Refill with filtered tap water and place the bottles back in the original cardboard containers. You’ll want to relabel the bottles as well, since mysterious clear liquids are always unwelcome. With shallow cardboard cases, wrap some clear duct tape around the bottle clusters to keep them more stable.
Full cases can be stacked to a stable height (about shoulder high), especially in a corner or up against a wall. Remember, you will want to be able to safely reach the upper cases.
With this method I can store 21 GALLONS in about the same space taken up by a standing, slightly obese, 6-foot human.
 


Bulk Water Storage: 
If you have the space outdoors, set up rain barrels to collect and hold water that can be used for toilet flushing, or with filtering, can serve as a backup drinking and washing supply.

Portable Toilets: 
Most people usually find out the hard way, but sewage can make an enclosed space — like a shelter or your house — uninhabitable in short order. If you lose your water supply and you don’t have backup water to fill the toilets, you’d better invest in a portable chemical toilet. The simplest ones, like the Reliance Hassock, work just fine and are very inexpensive. They’re basically a short barrel with a seat and chemical treatment kit.

Body Cleansing: 
Another unpleasant development that usually blossoms in a few days is body order. Without showers or even extra water for washing, you and your mates can get pretty ripe. Having pre-moistened handiwipes around is a good start, but you should pick up few packs of body wipes that feature large biodegrable pre-moistened sheets that will take care of your entire body. These are also a great friend to have during an evacuation.

If you just have to shower now and then, there’s always the trusty solar shower. My favorite is the 5-gallon Marine model from Coleman. You can also go a step further and treat yourself with a battery-powered shower.

Evacuation:
If you’re forced to leave the comforts of plumbing — or your reserve of stored water — there are just a few simple, obvious guidelines. First, be certain you have enough lightweight water containers to carry about a gallon per person (if it’s a vehicle evacuation aim for three gallons per person if possible). Second, be sure to have at least one high-quality portable water purifier system. Remember you’re not preparing for an ultra-lightweight expedition, just trying to get the best of price, portability and performance. Of course, these same portable water purifiers and filters can be used at home if there are alternative water sources nearby.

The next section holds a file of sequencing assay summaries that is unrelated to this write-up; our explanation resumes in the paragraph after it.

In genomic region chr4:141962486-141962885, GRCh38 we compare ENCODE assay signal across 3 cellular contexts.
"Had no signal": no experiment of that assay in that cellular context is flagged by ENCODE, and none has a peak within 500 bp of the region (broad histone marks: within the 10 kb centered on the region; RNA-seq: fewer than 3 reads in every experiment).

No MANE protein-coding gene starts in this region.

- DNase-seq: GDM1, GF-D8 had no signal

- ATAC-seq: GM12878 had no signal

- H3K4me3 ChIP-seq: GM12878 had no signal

Bottles:
 This is the one instance where it makes sense to use plastic bottles especially with all the Nalgene and similar types already in use. If you do, try to stick with #2, #4, #5 plastics. Avoid all others especially those made of Lexan. Sorry for sounding like a broken record, but the rap sheet on plastics is only getting longer. If you’re in the market for new bottles, get some of the lightweight stainless steel types. Buy three or four 32 oz. or 40 oz. bottles for each person.

Water Purifiers:
 There are dozens or different options for water filters and purifiers (know the difference?) and doing all the research and trying figure out the best option will drive you crazy. If you want to take the course, REI has a good “Expert Advice” feature. Here are my picks with a slight bias for portability over output:
 

First Need Deluxe Portable Water Purifier by General Ecology: this outstanding, affordable all-around portable unit won a “Gear of The Year” award from Outside magazine. General Ecology’s chemical free “Structured Matrix” purifier technology is the best around. If you like it, buy some extra filters since you’ll need to change them out after 125 gallons. Yes, the filters are about half the price of the full unit, but the filters have all the magic! As an added feature, the tote bag doubles as a water sac and gravity feed kit that permits filtering without pumping. General Ecology also offers a superb upscale version, the “Base Camp Purifier” with a higher output rate and a filter life up to 1,000 gallons, but it’s an expense that can only be justified if you need to provide for more than a small group over an extended period.
Katadyn Hiker PRO Water Filter: since I’ve used Katadyn’s for quite a while, I had to add one of their great products. Except for viruses, the PRO has about the same performance as the First Need line. This sturdy, compact unit gives solid results, but, once again, if you need to provide water for a large group, you might want consider the more expensive Katadyn Expedition filter.